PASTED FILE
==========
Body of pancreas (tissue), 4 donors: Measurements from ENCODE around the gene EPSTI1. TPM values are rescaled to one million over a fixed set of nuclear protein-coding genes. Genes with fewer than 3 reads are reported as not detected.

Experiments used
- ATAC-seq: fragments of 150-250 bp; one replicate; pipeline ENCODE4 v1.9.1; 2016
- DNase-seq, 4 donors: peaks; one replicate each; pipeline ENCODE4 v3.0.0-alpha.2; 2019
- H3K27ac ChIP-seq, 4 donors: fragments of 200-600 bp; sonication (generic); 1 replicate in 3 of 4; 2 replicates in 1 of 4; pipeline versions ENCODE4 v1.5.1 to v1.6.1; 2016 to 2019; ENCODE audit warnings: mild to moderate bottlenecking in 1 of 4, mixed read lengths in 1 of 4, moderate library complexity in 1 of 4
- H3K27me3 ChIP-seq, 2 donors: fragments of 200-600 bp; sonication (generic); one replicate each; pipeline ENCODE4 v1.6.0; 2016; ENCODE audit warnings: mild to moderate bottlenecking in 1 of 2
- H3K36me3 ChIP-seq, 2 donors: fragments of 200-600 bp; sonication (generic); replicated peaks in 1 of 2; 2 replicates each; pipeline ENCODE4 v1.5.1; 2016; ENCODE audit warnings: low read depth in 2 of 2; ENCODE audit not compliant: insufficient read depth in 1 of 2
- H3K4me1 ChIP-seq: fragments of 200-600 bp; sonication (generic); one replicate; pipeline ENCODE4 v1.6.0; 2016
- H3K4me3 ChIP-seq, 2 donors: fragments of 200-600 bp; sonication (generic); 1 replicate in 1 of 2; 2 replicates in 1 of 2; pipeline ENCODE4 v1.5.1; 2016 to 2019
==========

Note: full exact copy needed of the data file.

Body of pancreas (tissue), 4 donors: Measurements from ENCODE around the gene EPSTI1. TPM values are rescaled to one million over a fixed set of nuclear protein-coding genes. Genes with fewer than 3 reads are reported as not detected.

Experiments used
- ATAC-seq: fragments of 150-250 bp; one replicate; pipeline ENCODE4 v1.9.1; 2016
- DNase-seq, 4 donors: peaks; one replicate each; pipeline ENCODE4 v3.0.0-alpha.2; 2019
- H3K27ac ChIP-seq, 4 donors: fragments of 200-600 bp; sonication (generic); 1 replicate in 3 of 4; 2 replicates in 1 of 4; pipeline versions ENCODE4 v1.5.1 to v1.6.1; 2016 to 2019; ENCODE audit warnings: mild to moderate bottlenecking in 1 of 4, mixed read lengths in 1 of 4, moderate library complexity in 1 of 4
- H3K27me3 ChIP-seq, 2 donors: fragments of 200-600 bp; sonication (generic); one replicate each; pipeline ENCODE4 v1.6.0; 2016; ENCODE audit warnings: mild to moderate bottlenecking in 1 of 2
- H3K36me3 ChIP-seq, 2 donors: fragments of 200-600 bp; sonication (generic); replicated peaks in 1 of 2; 2 replicates each; pipeline ENCODE4 v1.5.1; 2016; ENCODE audit warnings: low read depth in 2 of 2; ENCODE audit not compliant: insufficient read depth in 1 of 2
- H3K4me1 ChIP-seq: fragments of 200-600 bp; sonication (generic); one replicate; pipeline ENCODE4 v1.6.0; 2016
- H3K4me3 ChIP-seq, 2 donors: fragments of 200-600 bp; sonication (generic); 1 replicate in 1 of 2; 2 replicates in 1 of 2; pipeline ENCODE4 v1.5.1; 2016 to 2019